Skip to main content
Article

Growing the knowledge and skills needed to develop Australia’s dried grape industry

Publication date: 10 February 2022

Beginning in 2018, this investment helps producers access and share leading and emerging research and knowledge on production techniques to grow skills, improve productivity, and keep quality high.

The challenge

It’s important to encourage knowledge sharing among Australian dried grape producers and keep them up to date with the latest research and production techniques. This will grow skills and improve productivity and quality.

Meet Daryn

Daryn Gardner is a dried grape grower in Victoria’s Mallee region. He’s been carrying out various trials on his property for many years and thanks to this program, he’s able to share learnings from those trials with other dried grape growers through field days and workshops, which he often hosts at his farm.

“I’ve found this program to be really informative and it’s consolidated some of my own ideas and practices,” says Daryn. “I’ve been happy to become more involved by hosting various field days on my property for two reasons. Firstly, because I feel it’s good to be able to have peer review – have my own practices reviewed by someone who is an expert in their field – and this generally promotes plenty of discussion. Secondly, if I can help one person become more profitable in our industry it has been worthwhile.”

“The program’s helped growers with regards to information and knowledge sharing as it utilises various aspects, such as presenters, that are experts in the field, but also grassroots growers that other growers can relate to. It’s also presented in a way that’s easy to understand and questions are always welcomed.”

Although program workshops and seminars have been scaled back due to COVID, they’ve been a significant part of the program, says Daryn. “These types of events are important and beneficial to my business because it brings larger groups of growers together and we’re able to network with others who are striving for the same results, in the same industry.”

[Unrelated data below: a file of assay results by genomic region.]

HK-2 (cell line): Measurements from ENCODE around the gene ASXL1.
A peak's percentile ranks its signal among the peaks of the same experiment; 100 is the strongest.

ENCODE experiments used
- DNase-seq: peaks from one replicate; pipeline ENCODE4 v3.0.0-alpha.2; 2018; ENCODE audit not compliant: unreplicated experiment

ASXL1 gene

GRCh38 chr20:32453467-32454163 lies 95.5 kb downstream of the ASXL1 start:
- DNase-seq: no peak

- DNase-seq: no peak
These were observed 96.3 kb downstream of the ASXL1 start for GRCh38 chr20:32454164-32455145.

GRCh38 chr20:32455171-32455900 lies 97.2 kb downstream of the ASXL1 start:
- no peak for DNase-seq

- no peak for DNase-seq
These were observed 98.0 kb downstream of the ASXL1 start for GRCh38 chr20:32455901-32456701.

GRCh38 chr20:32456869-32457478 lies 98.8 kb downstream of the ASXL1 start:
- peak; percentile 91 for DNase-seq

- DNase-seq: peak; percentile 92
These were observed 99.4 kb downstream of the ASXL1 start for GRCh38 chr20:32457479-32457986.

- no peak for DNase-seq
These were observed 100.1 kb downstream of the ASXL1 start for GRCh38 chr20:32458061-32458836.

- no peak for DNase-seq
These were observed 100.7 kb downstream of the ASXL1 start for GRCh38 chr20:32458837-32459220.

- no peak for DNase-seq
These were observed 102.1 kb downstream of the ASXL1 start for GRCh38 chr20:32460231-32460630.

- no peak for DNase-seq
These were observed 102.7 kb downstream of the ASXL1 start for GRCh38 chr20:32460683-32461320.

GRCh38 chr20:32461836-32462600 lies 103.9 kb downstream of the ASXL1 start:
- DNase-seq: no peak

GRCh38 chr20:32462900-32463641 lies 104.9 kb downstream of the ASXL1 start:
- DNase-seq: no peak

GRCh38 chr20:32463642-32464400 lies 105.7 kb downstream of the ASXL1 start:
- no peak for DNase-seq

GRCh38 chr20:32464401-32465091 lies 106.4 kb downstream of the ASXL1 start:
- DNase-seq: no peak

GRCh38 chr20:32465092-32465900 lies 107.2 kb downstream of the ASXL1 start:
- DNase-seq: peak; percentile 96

Daryn is confident the program will become increasingly useful as the industry moves towards machinery and automation to help with production and efficiency. “The more knowledge and information we can access around this, the better. This area will improve our viability as it will hopefully decrease our reliance on our decreasing labour force and the increasing costs associated with labour.”

The approach

The program, which began in 2018, includes workshops, seminars, field walks and focus groups for growers to ensure they’re at the forefront of all aspects of the industry. These events typically run between April and January each season (in accordance with relevant COVID protocols) and are hosted on growers’ properties in the Sunraysia, Riverland and Swan Hill regions, and at universities and research institutes.

The program is also delivering a wide range of learning materials for growers through the Dried Fruits Australia online learning platform and has a benchmarking component as well. This work provides the industry with benchmarks of production per hectare, production practices, prices received and input costs, and tracks overall industry productivity growth.

The impact

The team has continued to deliver their valuable outreach and extension events, including a series of workshops, which have been moved online due to COVID-19. However, there were occasional opportunities for on-farm workshops.

In January 2021, a Research and Development Forum was held to determine and prioritise research areas for the dried grape industry going forward. Hort Innovation is now using this information to inform the new Dried Grape Strategic Investment Plan 2022-2026.

Benchmarking work is also continuing, and this information, along with other relevant communication material has been presented to growers via the online Annual Growers Forum, in The Vine magazine, and the fortnightly Currant News. Industry statistics continue to be maintained in terms of varieties, hectares, exports, and imports.

Research into increased machinery and automation practices on-farm is also underway and The Best Practice Guide is regularly updated with the input of researchers, producers, and processors.